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Facial details of one sculpture from Zak Ove’s installation of 40 graphite figures, displayed at Somerset House in London for the 1:54 Art Fair 2016. Photo: Carol Dixon

Continue reading Zak Ové’s Triumph at the 1:54 Contemporary African Art Fair in London (2016)

Walthamstow, Women and William Morris: Claire Twomey’s “Living Installation” in East London

I was fortunate to visit the William Morris Gallery in Walthamstow (east London) this weekend to view a beautiful art installation by British ceramicist Claire Twomey before this temporary exhibition closed to the general public on 18 September 2016.

Detail from the contemporary ceramic art installation "Claire Twomey: Time Present and Time Past" (2016), nspired by the work of William Morris. Photo: Carol Dixon
Detail from the contemporary ceramic art installation “Claire Twomey: Time Present and Time Past” (2016), inspired by the work of William Morris. Photo: Carol Dixon
Photographic portrait of the artist, graphic designer, philanthropist and social justice campaigner William Morris. The original was taken in the 19th century.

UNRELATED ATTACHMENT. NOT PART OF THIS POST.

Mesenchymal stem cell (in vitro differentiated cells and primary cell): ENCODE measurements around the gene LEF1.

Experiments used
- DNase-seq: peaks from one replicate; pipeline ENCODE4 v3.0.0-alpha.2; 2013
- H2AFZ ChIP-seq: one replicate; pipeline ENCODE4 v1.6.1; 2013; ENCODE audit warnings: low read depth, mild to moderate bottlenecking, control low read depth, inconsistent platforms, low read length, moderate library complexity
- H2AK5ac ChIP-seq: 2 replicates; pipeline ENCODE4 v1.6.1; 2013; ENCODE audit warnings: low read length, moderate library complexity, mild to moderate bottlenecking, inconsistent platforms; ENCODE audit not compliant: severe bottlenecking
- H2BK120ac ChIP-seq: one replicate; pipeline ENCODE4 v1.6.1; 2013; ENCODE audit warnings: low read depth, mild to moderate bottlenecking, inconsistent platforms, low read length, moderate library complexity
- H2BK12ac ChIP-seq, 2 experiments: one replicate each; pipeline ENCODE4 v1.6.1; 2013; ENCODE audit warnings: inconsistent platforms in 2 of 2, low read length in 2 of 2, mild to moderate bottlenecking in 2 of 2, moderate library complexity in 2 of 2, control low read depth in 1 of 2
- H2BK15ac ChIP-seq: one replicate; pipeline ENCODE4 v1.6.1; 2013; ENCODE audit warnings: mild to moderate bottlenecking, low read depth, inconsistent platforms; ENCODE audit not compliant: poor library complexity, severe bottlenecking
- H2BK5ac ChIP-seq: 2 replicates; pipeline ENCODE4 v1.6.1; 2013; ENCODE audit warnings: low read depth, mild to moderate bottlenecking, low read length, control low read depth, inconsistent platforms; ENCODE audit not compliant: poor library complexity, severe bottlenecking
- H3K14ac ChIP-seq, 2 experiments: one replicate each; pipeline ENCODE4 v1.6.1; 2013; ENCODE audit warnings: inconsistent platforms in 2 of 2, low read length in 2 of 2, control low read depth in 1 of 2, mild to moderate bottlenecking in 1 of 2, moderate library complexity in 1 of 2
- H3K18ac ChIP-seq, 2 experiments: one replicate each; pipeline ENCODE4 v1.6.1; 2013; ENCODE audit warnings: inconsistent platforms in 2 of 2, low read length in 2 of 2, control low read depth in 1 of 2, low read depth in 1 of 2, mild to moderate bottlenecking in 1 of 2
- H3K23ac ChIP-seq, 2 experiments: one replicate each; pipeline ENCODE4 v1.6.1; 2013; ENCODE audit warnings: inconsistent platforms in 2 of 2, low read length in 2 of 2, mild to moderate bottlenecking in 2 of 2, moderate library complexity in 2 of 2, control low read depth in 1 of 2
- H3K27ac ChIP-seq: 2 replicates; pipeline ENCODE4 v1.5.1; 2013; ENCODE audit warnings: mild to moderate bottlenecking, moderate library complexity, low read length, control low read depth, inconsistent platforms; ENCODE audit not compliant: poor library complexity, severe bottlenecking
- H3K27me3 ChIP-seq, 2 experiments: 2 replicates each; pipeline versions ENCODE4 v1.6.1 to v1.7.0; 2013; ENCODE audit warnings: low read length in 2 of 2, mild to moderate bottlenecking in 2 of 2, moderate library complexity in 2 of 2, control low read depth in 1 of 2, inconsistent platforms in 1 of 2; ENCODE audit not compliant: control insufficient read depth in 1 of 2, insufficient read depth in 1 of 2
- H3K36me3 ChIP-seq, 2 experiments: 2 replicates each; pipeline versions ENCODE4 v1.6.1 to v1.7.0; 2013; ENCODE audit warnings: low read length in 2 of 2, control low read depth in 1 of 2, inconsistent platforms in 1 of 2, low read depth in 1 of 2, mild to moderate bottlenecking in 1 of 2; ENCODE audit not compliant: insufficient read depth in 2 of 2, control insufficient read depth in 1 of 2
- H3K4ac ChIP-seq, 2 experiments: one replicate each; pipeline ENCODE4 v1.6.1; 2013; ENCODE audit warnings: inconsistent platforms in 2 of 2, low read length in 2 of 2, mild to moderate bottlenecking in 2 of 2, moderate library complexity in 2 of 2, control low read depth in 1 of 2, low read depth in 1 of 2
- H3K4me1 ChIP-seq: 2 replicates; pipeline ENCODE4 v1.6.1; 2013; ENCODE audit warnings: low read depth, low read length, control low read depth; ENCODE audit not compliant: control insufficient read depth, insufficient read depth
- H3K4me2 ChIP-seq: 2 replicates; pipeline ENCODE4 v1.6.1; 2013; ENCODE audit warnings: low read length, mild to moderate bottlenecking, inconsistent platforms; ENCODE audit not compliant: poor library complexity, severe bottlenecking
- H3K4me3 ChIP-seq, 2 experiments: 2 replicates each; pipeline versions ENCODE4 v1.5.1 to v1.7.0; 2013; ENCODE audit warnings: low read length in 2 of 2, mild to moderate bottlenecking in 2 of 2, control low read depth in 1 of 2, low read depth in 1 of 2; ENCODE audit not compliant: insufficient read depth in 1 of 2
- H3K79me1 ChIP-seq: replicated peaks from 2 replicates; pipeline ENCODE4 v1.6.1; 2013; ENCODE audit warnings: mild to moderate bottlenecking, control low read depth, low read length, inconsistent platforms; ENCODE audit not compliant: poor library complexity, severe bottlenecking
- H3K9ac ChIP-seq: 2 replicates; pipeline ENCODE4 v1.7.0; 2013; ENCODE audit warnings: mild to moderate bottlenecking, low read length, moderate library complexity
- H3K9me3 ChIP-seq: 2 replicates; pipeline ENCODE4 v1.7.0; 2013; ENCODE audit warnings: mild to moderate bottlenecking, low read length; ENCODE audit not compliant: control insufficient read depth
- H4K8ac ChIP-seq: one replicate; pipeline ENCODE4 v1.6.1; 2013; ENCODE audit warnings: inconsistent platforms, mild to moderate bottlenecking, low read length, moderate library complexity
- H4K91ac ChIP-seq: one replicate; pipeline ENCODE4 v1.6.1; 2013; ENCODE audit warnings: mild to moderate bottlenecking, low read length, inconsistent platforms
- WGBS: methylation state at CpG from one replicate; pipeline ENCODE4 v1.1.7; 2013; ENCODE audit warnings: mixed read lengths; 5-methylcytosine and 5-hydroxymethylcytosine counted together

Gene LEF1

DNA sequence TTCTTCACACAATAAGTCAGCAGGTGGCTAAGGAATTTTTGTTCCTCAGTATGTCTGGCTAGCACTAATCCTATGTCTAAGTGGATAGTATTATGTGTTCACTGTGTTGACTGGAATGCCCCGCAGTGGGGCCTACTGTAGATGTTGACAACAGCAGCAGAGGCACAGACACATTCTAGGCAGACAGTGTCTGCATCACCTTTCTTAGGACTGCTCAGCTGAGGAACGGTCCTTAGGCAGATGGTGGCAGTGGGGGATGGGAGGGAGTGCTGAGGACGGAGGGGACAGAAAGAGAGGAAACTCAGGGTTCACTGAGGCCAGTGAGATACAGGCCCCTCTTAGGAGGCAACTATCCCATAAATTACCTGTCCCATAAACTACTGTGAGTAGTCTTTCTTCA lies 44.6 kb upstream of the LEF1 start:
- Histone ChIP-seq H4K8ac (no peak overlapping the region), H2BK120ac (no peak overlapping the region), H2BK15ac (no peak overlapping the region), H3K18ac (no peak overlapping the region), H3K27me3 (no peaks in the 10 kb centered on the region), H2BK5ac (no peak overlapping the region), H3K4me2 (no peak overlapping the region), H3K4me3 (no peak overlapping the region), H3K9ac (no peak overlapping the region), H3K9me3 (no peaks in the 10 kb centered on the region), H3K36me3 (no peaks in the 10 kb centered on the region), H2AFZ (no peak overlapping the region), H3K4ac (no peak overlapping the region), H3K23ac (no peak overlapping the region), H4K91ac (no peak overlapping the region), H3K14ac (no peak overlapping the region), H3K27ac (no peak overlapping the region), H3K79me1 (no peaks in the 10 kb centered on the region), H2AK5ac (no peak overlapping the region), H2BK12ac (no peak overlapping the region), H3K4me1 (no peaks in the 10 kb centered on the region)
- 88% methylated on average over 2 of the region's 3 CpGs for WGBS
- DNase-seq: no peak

Photographic portrait of the artist, graphic designer, philanthropist and social justice campaigner William Morris –  taken in 1857

The one-room installation – Claire Twomey: Time Present and Time Past (William Morris Gallery, 18 June – 18 September 2016) – was initially inspired by William Morris’s working drawing Chrysanthemum (1877) and took the form of a series of 150 ceramic tiles, each measuring 30 x 30 cm, placed on a large table covering the entire ground floor temporary exhibition gallery next to the museum’s café/restaurant

The enlargement and transformation of Morris’s 19th century floral design into a vast 21st century ceramic installation by Claire Twomey was a visual reflection of a poignant statement about temporality and the importance of tangible, inter-generational acts of cultural remembrance that William Morris wrote more than 120 years ago:

Design for Chrysanthemum (1877) by William Morris. This unfinished design is on display in Gallery 2 at the WMG (Walthamstow) and inspired Claire Twomey's 2016 installation. Photo: Carol Dixon
Design for Chrysanthemum (1877) by William Morris. This unfinished design is on display in Gallery 2 at the William Morris Gallery (Walthamstow) and inspired Claire Twomey’s 2016 installation. Photo: Carol Dixon

“The past is not dead, but is living in us, and will be alive in the future which we are now helping to make.”
William Morris (1893) – quotation taken from the preface to “Medieval Love,” by Bartholomew Anglicus